Last week when the Government announced a full public inquiry into the many deaths that had occurred at the Mid-Staffordshire Hospital, there were scenes of overwhelming joy and relief among the families and friends of those who died.
They had campaigned tirelessly for a simple and obvious objective – truth and accountability. The same is true of the families who pressed for the ongoing inquiry into the Iraq war; those who achieved an inquiry into the Marchioness disaster; and the family of Stephen Lawrence, who accomplished so much in yet another public inquiry. The list is endless and it exemplifies a crucial need in any civilised society. It is the need to know.
Sadly, over the past 25 years accountability and truth have been lacking in the political process such that a form of democratic bankruptcy has set in. One of the few ways in which the citizen has been able to bring authority to book has been by means of a public inquiry or, in some cases, an inquest. On Tuesday, the Bloody Sunday Inquiry report will be published. It should be remembered that, once again, it was the persistence and dignity of the families which brought this about.
The then Prime Minister, Tony Blair, stated this on 29 January 1998: "I am setting up the inquiry because the relatives of those that died that day have the right to expect us, their government, the British Government, to try to establish the truth of the events of that day. I am interested in their interests, their concerns and their sense of grievance, not in the sense of grievance of people who've engaged in terrorist acts."
At the same time, the Prime Minister added "that those shot should be regarded as innocent of any allegation that they were shot while handling firearms or explosives". This was echoed by William Hague, as the Tory leader, who repeated similar sentiments expressed by former Prime Minister John Major.
Bearing all this in mind, therefore, it was imperative that there should be, in the public interest, a full exploration of not just the circumstances of the shooting on the day, but also the background events which led to this situation. None of this would have been necessary if the first inquiry under Lord Widgery had done the job properly. It was rushed and superficial, completed within 11 weeks of the events. The testimony of the soldiers was not scrutinised thoroughly; statements collated by the Northern Ireland Civil Rights Association involving hundreds of civilians were marginalised or not taken account of at all.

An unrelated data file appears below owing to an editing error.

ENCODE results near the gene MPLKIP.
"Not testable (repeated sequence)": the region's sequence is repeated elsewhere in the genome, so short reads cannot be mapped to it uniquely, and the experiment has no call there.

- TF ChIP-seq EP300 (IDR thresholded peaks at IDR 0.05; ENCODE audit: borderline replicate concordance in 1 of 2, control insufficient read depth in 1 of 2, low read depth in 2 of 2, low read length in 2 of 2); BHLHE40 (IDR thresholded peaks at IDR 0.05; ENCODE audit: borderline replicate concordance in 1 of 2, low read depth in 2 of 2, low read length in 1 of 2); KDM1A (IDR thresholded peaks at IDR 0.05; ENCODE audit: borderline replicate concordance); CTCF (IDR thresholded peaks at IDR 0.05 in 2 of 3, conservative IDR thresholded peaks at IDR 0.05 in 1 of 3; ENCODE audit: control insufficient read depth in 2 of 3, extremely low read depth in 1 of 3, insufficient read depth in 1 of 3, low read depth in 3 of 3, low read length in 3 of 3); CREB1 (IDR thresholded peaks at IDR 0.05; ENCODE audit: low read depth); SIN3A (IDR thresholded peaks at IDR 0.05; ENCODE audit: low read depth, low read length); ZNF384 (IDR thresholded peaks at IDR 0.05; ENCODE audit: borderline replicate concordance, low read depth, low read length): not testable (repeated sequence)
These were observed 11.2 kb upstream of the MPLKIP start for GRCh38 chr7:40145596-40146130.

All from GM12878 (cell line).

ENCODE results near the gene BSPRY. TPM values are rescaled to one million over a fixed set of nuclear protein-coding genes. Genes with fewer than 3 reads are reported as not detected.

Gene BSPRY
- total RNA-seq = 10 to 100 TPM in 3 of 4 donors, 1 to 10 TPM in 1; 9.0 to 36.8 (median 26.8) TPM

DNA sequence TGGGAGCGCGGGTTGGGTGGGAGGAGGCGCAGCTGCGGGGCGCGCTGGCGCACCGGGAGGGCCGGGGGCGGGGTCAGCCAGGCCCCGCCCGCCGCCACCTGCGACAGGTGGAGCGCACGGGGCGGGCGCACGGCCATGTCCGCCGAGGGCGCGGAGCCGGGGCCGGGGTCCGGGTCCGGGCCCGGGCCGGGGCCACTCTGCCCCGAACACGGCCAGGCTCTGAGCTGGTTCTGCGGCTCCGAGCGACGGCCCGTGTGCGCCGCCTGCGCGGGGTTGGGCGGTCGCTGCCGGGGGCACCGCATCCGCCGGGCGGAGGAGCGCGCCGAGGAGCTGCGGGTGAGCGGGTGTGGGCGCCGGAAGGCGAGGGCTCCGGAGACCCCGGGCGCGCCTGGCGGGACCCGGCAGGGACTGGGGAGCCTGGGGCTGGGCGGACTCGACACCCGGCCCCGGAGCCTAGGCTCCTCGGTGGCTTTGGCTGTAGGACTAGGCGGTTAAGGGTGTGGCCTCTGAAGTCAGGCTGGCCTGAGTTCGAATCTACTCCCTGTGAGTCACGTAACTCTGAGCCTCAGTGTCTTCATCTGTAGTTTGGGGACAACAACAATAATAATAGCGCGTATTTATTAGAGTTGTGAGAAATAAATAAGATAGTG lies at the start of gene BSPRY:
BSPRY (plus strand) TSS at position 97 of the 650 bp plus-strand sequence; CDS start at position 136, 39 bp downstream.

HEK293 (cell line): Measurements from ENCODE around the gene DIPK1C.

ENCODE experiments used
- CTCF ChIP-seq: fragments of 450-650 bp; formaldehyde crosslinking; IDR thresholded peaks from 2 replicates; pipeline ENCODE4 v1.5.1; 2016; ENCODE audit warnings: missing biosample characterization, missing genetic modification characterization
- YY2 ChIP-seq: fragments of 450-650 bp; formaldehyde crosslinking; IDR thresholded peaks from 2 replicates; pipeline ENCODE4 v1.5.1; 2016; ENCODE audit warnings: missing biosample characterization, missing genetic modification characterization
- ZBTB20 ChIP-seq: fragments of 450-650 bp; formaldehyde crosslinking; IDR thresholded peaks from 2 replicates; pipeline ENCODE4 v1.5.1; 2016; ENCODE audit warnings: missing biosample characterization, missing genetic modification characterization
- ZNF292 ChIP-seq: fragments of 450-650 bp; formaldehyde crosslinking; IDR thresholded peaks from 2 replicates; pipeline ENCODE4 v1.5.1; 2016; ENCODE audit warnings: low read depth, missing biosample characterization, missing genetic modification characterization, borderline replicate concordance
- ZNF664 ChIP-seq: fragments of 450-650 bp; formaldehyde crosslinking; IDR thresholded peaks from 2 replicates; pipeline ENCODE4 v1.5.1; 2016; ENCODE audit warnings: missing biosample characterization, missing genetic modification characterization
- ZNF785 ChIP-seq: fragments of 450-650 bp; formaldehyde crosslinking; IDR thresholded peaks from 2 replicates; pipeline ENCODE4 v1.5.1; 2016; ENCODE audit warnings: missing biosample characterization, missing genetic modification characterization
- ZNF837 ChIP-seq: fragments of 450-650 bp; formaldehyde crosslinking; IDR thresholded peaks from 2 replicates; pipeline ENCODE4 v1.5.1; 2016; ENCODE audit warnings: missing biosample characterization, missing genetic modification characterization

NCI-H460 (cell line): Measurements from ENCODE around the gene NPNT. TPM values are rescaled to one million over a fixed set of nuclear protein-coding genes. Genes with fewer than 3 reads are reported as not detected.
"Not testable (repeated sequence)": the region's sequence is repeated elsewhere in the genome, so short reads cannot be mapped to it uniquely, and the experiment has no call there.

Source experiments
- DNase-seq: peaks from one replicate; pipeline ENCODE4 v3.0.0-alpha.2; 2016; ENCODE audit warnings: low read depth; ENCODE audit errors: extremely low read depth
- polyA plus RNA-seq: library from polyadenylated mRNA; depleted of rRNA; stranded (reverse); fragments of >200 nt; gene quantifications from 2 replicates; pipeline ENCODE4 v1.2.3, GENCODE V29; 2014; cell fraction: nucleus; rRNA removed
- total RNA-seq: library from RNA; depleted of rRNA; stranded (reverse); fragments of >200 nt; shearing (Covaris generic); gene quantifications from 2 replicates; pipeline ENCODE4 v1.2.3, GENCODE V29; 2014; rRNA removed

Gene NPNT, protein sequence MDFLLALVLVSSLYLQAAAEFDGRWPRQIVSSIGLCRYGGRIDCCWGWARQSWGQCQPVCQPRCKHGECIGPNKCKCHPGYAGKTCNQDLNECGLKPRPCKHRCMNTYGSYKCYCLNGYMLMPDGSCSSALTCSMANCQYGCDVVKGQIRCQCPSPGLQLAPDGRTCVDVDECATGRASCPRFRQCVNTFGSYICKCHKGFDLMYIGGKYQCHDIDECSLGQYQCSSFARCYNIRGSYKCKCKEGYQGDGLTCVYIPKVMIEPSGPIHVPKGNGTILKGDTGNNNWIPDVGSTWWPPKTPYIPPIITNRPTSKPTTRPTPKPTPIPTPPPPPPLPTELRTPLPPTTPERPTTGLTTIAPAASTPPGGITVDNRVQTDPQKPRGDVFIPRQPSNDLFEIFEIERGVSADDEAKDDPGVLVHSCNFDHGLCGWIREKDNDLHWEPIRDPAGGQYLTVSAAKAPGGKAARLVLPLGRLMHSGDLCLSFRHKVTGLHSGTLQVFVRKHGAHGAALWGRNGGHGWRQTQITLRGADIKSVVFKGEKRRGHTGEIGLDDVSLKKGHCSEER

Most disturbingly, the Lord Chief Justice had a meeting with Prime Minister Edward Heath and the Lord Chancellor Lord Hailsham on 1 February 1972. This came to light on 4 August 1995 in a letter discovered in the Public Record Office. The Prime Minister had felt it appropriate to remind the Lord Chief Justice "that we were in Northern Ireland fighting not only a military war but the propaganda war".
This goes some way to explaining why the second inquiry has taken so long and incurred extensive costs; it has had to make up for the deficiencies of the first. Lord Saville and the panel members, as well as the legal team that acted as counsel to the inquiry, took meticulous care, courtesy and patience to ensure no stone was left unturned. This was a unique exercise because of the ambit of background factors. What erupted on Bloody Sunday did not come out of the blue.
There was a long history of economic and political deprivation combined with the exigencies of military occupation. This provided a matrix of complex pressures, all of which required reappraisal. Part of the object of an inquiry is to learn lessons in the hope that history may not repeat itself. That has certainly been at the heart of the ones mentioned above.
There is a further particular reason, peculiar to this inquiry, which also contributes to its unique nature. It is the peace process itself. The inquiry was announced in January 1998 only months before the Good Friday Agreement. There can be little doubt that this was another part of the jigsaw building a picture of peace. As Martin Luther King repeatedly observed, "There can be no peace without justice." And I would merely add that there can be no justice without truth. It is important to note that the final piece in the jigsaw, namely the transfer of justice and police powers, occurred just before Easter this year.
For the main parties, the families, who in a sense are representing the public interest, it has been a harrowing experience. It was their moment to speak in a way they had not been allowed to before. It was their moment once and for all to put the record straight and restore innocent reputations. It was their moment to have questions asked about how this could have been allowed to happen, who was responsible, who were the central decision-makers. This is accountability in action which is rarely witnessed in other arenas. Above all, it permits them to begin an unremitting process of coming to terms with it all. These are the sentiments expressed by many of those who participated in the Truth and Reconciliation Commission held in South Africa, led by Desmond Tutu. It takes time and it takes money, neither of which can properly reflect the benefits for us all of constructing a foundation for coexistence. This can provide an example for other parts of the world where intransigence and bigotry dominate.
Michael Mansfield QC represented three families at the Bloody Sunday Inquiry. The case is analysed in his Memoirs of a Radical Lawyer, published last year